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5 Min. Read

What is Operating Cash Flow Formula? (OCF Formula)

What is Operating Cash Flow Formula? (OCF Formula)

When you run a business, it's crucial to have an awareness of cash flow metrics. This practice ensures good accounting, but it also gives you an accurate picture of your finances when speaking with investors and stakeholders.

Operating cash flow is one of the amounts you should calculate and monitor regularly. In this post, we'll explain what operating cash flow is, why it matters, and how to use the operating cash flow formula.

Here’s What We’ll Cover:

What is Operating Cash Flow?

What Does Operating Cash Flow Reveal?

How Do You Calculate Operating Cash Flow?

Standard Operating Cash Flow Example

Indirect Operating Cash Flow Example

Why is Operating Cash Flow Essential?

More Accounting Resources for Businesses

What is Operating Cash Flow?

Operating cash flow, also known as "cash flow from operating activities" (CFO), is a representation of the amount of cash that a company generates from normal and recurring business activities.

Operating cash flow is present on a company's cash flow statement, which illustrates the holistic picture of all operating activities, investments, and financing.

What Does Operating Cash Flow Reveal?

Operating cash flow reveals the money earned from typical business operations and from the revenue that the company earns over a set period. Operating cash flow does not include:

  • Costs from long term investments
  • Capital expenses
  • Investments in securities

How is It Different From Net Income?

While net income demonstrates earned profit, total OCF changes with the operating activities of a company on a daily basis. Cash flow from operations is reflected on the cash flow statement.

Net income is the starting point for calculating operating cash flow. From an accounting perspective, net income is reflected on the income statement first.

A high OCF indicates that a company has more cash coming in than going out. Net income helps determine OCF, but both are helpful in tracking cash changes and financial health.

Who Uses Operating Cash Flow?

Since operating cash flow illustrates sustainability (based on the business model and core business activities), anyone with a financial stake in the company should take notice.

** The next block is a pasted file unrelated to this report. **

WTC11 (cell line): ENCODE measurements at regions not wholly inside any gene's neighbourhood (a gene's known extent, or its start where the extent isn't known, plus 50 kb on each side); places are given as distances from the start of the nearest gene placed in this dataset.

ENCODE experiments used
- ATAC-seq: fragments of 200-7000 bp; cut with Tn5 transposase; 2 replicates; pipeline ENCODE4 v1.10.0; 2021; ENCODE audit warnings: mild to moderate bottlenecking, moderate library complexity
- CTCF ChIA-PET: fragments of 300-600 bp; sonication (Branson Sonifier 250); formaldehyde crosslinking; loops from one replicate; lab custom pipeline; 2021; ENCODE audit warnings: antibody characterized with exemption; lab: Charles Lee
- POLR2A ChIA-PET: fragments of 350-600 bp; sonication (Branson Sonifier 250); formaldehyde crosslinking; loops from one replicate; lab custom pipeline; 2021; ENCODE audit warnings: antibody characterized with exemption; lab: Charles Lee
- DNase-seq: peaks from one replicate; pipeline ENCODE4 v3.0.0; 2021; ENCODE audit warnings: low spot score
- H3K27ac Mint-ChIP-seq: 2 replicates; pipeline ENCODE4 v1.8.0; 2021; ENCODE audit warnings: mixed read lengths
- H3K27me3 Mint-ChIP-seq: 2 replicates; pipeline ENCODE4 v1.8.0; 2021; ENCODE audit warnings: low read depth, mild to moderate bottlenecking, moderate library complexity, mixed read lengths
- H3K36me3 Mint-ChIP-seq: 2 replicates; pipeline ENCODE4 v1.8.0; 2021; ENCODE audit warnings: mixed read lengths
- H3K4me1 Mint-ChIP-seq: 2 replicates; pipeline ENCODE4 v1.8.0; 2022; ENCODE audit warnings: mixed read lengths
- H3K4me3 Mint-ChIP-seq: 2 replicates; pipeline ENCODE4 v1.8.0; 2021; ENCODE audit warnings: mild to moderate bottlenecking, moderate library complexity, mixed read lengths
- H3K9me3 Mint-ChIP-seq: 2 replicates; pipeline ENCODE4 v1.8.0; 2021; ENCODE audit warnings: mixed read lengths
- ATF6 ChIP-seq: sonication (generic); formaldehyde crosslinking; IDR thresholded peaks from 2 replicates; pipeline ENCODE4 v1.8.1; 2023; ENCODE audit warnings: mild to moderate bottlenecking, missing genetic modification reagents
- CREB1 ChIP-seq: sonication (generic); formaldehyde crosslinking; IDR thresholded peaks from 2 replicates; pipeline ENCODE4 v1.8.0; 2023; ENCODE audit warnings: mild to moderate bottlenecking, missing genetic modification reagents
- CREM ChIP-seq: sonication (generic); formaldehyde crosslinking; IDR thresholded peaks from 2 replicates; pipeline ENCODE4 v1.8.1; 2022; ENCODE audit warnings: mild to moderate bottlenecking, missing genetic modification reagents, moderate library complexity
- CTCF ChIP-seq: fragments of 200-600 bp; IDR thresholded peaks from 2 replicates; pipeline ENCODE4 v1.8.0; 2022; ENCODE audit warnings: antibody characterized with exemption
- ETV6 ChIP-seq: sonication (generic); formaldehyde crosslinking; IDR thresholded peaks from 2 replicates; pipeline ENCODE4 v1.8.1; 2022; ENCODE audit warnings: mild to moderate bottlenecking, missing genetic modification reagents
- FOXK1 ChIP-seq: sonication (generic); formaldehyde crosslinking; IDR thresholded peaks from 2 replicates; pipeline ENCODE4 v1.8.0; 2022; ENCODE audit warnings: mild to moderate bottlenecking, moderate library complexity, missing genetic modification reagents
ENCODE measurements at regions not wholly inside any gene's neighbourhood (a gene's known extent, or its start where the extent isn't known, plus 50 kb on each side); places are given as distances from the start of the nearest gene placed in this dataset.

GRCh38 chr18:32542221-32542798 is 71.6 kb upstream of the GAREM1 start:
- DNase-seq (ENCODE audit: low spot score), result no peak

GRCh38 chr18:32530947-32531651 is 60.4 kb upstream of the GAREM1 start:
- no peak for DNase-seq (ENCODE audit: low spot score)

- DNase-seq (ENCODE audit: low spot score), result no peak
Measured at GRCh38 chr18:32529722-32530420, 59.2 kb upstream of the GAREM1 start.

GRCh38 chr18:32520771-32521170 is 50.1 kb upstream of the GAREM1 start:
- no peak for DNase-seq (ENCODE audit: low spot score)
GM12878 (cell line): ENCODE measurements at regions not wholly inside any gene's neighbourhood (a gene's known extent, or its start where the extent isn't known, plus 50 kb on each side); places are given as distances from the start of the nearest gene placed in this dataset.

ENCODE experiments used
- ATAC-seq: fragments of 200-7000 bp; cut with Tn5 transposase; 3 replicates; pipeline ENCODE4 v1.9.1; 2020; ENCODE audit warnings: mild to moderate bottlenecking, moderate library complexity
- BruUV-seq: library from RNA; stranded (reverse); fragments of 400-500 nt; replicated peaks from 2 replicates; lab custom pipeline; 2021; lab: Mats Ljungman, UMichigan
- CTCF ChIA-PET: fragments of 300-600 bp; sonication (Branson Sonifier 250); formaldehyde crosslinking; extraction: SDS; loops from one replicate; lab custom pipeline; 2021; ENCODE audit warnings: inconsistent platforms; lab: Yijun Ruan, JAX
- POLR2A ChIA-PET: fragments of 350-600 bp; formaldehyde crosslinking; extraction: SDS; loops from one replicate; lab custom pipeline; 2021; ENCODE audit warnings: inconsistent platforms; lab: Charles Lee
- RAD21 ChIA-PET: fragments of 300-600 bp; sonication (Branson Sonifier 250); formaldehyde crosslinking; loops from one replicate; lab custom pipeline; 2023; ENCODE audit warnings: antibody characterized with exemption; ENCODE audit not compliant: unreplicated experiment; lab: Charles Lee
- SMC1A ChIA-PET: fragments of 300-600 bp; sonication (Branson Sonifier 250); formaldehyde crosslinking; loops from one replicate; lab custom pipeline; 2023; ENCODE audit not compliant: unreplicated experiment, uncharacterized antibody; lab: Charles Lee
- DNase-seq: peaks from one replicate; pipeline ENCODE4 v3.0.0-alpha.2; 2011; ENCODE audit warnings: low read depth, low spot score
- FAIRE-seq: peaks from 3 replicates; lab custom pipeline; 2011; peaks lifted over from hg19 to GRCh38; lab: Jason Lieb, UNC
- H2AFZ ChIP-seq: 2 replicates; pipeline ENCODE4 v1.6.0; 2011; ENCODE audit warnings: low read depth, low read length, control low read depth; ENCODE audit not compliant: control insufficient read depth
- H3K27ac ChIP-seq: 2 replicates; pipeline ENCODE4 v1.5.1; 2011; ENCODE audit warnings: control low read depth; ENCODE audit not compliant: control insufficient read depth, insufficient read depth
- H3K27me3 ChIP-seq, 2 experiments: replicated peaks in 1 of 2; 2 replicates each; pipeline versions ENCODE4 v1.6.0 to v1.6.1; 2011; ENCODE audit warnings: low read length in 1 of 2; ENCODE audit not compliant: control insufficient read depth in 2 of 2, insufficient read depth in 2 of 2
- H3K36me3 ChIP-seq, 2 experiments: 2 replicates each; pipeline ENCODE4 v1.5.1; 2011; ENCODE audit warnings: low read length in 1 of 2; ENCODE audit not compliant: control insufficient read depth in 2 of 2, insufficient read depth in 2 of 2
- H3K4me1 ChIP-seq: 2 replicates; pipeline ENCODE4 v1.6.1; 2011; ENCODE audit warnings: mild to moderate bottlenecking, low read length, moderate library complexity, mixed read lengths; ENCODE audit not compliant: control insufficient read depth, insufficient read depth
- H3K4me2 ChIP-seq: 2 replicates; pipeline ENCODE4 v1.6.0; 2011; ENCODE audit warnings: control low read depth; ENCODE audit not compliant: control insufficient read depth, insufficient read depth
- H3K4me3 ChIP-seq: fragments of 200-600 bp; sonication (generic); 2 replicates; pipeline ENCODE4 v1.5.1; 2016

Additionally, cash flow is important for company growth. Investors may look at this figure to determine whether a business is profitable, or if it requires capital investments to move the bottom line.

How Do You Calculate Operating Cash Flow?

A basic operating cash flow formula is as follows:

Operating cash flow (OCF) = Revenue (cash received from sales) - Operating expenses (paid in cash) 

Keep in mind that based on your business operations and financial needs, the operating cash flow formula could be written using different terms. For instance, you might see an operating cash flow calculator that includes terms like net income, depreciation, working capital, and income tax.

The simple operating cash flow equation above is a starting point for calculating this financial measurement.

What is the Indirect Method of Operating Cash Flow?

If you choose an operating cash flow calculator that uses the indirect method, remember that this option is more complex.

The indirect method of operating cash flow involves adding in expenses from depreciation, and it eliminates any revenue earned from investments. Although different, the indirect method still provides a clear way to see your cash flow and business health.

Indirect Operating Cash Flow Formula

The formula for operating cash flow using the indirect method is:

Operating Cash Flow (OCF) = Net Income (Revenue - Expenses/Taxes) + Depreciation

Standard Operating Cash Flow Example

Using the simple OCF equation above, we can determine the operating cash flow amount for a small local catering company that has generated $75,000 in sales during the first year in operation.

  • Revenue (cash received from sales) is $75,000
  • Operating expenses (for food, supplies, equipment) is $35,000

In this example, an OCF of $40,000 would appear on the catering company's cash flow statement.

Indirect Operating Cash Flow Example

To calculate operating cash flow with the indirect method, you'll need a few other financial metrics (using your company's bookkeeping or accounting software).

We can apply this OCF example to a small mobile computer repair service, keeping in mind that some of the company's equipment (such as laptop, tablet, and vehicle for transportation) likely experienced depreciation over time.

  • Net income (cash after expenses are accounted for) = $45,000
  • Depreciation = $3,000

In this example, an OCF of $48,000 would appear on the catering company's cash flow statement.

Why is Operating Cash Flow Essential?

Operating cash flow (OCF) is important because it provides a more accurate picture of the cash flow that a company maintains through core business operations only. In other words, it does not include income from secondary sources that could be in use to keep the company afloat.

A business might be generating money from additional outlets (by making investments or offering interest-based credit to customers), but if the actual operating income is negative, then the business may be hurting.

Companies should use operating cash flow (OCF) to verify that their primary reason for existence is both sustainable and profitable.

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